Simple Things – No. 118

“Hey, Great Uncle Barry!”

Barry winced, and stared at the cards in his hand.

Like a train run off its track, Eddie thumped against the side of the kitchen table, jiggling the piles. Lifting up on his tiptoes, he peeked over the edge. “What are you and Auntie Paula doing?”

“Playing cards,” said Barry. He neatened the discards, then drew two from the draw pile, and tossed one back into the face-up stack in the center of the table.

“Want to watch?” Paula pushed back, her chair squeaking against the tiles, and waved Eddie toward her.

Eddie frowned at the cards arranged before her in crisp rows of alternating black and red suits. “I guess so,” he said, hopping into her lap.

Leaning onto the table, Eddie touched the rounded corners experimentally, and then picked up the last discard. He flipped over the five of spades, scowled at the paisley backing, and then set the card onto the stack again with care.

“How do you play?”

Paula shifted him to one knee. “Let me show you.” She encircled Eddie with her arms and revealed her hand. “You draw two,” she said, doing so, “and then see if you have anything that matches.” Her eight of hearts and Jack of diamonds failed to find a partner so she slipped them into place and discarded a four of clubs. “Then you have to give back one.”

“That’s it?” Eddie cocked his head, and began picking his nose.

“No,” said Barry, taking his turn. “If you get three of the same number, you can put them onto the table and add to them later, regardless of the suit. Each card earns a certain number of points. The idea is to get rid of all of your cards and have one left for the discard pile, then you’re out and whatever’s left in your opponents hand counts against their point total.”

“Oh,” said Eddie. He slumped back against Paula’s shoulder with a yawn while she drew and sloughed a six. “Aren’t there any timers or a board or lights or something?”

“No,” said Barry. “Just two decks and four jokers. That’s one hundred and eight cards.”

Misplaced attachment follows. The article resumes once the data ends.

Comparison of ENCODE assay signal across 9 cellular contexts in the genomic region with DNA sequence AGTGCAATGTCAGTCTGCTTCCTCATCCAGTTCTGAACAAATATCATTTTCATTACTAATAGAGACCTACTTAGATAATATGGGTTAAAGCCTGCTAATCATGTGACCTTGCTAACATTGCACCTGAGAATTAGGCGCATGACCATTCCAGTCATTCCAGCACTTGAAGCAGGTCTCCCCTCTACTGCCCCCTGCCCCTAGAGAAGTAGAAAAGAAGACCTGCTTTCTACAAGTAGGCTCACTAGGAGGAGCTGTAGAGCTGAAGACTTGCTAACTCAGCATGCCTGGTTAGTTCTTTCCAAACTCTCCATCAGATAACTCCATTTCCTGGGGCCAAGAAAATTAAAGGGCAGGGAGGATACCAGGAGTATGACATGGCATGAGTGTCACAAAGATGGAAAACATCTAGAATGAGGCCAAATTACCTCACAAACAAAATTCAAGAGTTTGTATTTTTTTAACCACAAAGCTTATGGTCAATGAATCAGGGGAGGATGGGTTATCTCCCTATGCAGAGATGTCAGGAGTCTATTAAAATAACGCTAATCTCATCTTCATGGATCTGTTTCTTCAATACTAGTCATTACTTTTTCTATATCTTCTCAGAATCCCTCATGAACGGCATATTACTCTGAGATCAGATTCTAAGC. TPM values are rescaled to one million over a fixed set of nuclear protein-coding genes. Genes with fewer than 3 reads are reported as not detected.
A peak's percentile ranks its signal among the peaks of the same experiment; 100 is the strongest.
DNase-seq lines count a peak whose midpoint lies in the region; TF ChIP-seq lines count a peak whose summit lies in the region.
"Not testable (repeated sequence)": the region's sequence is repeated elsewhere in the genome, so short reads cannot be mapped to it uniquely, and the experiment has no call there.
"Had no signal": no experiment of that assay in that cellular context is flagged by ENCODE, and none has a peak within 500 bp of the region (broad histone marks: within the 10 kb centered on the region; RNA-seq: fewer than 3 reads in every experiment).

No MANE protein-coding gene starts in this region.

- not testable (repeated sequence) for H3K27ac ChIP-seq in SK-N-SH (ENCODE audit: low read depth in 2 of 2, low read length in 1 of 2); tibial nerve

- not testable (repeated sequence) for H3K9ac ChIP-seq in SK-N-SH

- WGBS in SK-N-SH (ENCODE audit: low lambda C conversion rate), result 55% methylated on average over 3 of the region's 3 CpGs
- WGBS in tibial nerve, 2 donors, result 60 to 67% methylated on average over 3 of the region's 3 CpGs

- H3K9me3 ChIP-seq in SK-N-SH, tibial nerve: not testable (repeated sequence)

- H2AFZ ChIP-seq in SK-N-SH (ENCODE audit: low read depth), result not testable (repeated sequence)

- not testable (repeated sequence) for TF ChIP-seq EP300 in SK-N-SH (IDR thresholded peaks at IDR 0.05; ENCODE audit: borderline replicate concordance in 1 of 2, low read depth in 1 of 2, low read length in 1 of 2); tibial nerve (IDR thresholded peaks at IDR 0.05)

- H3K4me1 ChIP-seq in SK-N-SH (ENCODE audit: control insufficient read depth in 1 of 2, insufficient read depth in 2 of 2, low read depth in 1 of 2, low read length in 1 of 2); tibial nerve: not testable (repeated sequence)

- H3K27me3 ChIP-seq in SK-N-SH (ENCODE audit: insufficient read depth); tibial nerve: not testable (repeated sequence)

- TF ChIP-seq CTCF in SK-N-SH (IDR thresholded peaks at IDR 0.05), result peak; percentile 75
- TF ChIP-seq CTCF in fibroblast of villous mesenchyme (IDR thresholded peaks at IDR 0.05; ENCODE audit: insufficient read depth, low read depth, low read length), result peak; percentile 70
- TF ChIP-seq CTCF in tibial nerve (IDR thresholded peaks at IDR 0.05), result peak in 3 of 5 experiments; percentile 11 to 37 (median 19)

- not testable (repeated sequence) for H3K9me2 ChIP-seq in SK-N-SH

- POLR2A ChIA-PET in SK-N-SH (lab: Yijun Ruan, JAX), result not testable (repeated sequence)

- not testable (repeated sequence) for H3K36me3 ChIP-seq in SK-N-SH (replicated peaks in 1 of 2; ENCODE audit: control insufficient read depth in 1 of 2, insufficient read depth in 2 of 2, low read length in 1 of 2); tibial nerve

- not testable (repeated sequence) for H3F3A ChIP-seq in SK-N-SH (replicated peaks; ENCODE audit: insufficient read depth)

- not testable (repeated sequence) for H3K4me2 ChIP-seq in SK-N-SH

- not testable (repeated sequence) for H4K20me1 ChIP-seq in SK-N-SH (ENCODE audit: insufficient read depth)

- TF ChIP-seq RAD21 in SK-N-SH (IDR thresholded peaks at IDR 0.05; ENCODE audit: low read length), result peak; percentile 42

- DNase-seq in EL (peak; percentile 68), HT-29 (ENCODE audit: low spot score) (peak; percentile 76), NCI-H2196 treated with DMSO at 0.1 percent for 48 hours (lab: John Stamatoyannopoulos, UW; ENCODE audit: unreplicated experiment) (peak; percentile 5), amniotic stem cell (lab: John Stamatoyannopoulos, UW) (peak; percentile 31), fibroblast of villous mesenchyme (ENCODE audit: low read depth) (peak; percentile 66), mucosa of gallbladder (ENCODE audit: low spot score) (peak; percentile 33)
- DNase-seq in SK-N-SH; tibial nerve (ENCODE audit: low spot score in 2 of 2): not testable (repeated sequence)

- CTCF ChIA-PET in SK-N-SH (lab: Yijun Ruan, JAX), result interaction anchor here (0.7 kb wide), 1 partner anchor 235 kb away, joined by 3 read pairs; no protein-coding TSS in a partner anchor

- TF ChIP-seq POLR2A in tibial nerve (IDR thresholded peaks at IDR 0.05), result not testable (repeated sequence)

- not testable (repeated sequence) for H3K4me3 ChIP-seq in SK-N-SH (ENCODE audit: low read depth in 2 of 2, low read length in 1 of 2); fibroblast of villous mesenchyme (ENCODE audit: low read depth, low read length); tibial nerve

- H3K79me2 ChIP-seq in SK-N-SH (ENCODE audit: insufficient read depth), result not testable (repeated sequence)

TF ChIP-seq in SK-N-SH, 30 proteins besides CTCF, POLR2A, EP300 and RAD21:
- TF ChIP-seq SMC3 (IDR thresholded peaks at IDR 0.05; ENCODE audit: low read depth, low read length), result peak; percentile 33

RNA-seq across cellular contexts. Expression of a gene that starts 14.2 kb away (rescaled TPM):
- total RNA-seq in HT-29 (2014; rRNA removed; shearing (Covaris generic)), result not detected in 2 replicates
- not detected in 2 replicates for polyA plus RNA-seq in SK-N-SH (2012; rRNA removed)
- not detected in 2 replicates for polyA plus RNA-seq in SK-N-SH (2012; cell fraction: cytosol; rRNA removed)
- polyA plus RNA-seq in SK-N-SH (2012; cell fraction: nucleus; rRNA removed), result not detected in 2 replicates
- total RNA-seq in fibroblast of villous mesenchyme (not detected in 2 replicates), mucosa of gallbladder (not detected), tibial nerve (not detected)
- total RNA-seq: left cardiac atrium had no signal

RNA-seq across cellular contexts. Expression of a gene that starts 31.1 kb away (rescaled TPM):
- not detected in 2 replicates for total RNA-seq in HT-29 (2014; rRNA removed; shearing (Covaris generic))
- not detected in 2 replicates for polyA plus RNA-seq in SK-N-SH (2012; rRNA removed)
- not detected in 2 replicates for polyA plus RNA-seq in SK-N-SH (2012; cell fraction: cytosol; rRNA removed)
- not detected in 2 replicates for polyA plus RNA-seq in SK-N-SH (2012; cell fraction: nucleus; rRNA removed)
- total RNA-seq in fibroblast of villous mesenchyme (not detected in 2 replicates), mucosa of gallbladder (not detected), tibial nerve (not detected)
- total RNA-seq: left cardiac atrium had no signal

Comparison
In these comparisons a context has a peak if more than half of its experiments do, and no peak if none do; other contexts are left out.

Eddie wiggled, and swung his legs so his bare feet smacked against the table’s underside. The two piles shifted and the rows skittered out of alignment.

“Why don’t you go for a swim?” asked Barry.

“I’m tired of the pool,” said Eddie.

“And I’m sure it’s a little dark for that anyway. I think Frank and the others might be downstairs.” Paula raised her arms, while keeping her hand shielded from Barry.

Eddie leapt for the opening, dashing across the kitchen and through the door leading to the basement. Laughter and electronic voices echoed up the stairwell before the door slammed closed.

“You’d think he’d never played cards before,” said Barry.

“I don’t think he really understood your explanation of the rules.”

“You know what else they’re missing these days?”

“I have a feeling you’re going to tell me,” said Paula. She scooped up his discarded Queen and laid down five ladies alongside the Kings already on the table.

“Simple stuff like reading a book, watching the sun set, going to swim somewhere not purified by chemicals.”

“The lake’s fish poop is better?”

Barry sighed, examined at his hand, and then his gaze washed across her face-up cards. “How many do you have left?”

“Three,” said Paula, without looking at the two Jacks and lingering eight. “What do you expect from these kids? They’re growing up in a different time than us.”

“I know, I know. I just wish they could enjoy something simple, like this.” He discarded a Jack.

Paula pounced. Plucking the discard, she set down the trio of face cards, and then tossed down the eight.

“No fan-fare or swirling lights to accompany your victory?” asked Barry.

“No, but I’ll have another glass of wine. Do you want one or would you prefer chocolate milk to go with your whining and losing streak?”

“Ouch.” He rubbed above his heart. “You know I’m a simple man.”

“You deal, I’ll pour.”

Smiling, Paula heaved up to her feet, grabbed both their empty glasses, and headed for the open bottle in the refrigerator. Behind her, Barry tallied points, shuffled and then distributed another hand. She emptied the bottle, and padded back to the table while a summer breeze swept through the screen door. Offering Barry his glass, she sat. He held out his wine, and she clinked against his.

“Now,” he said, taking a sip and then delving into his cards. “Let’s show those kids how to really have a good time.”

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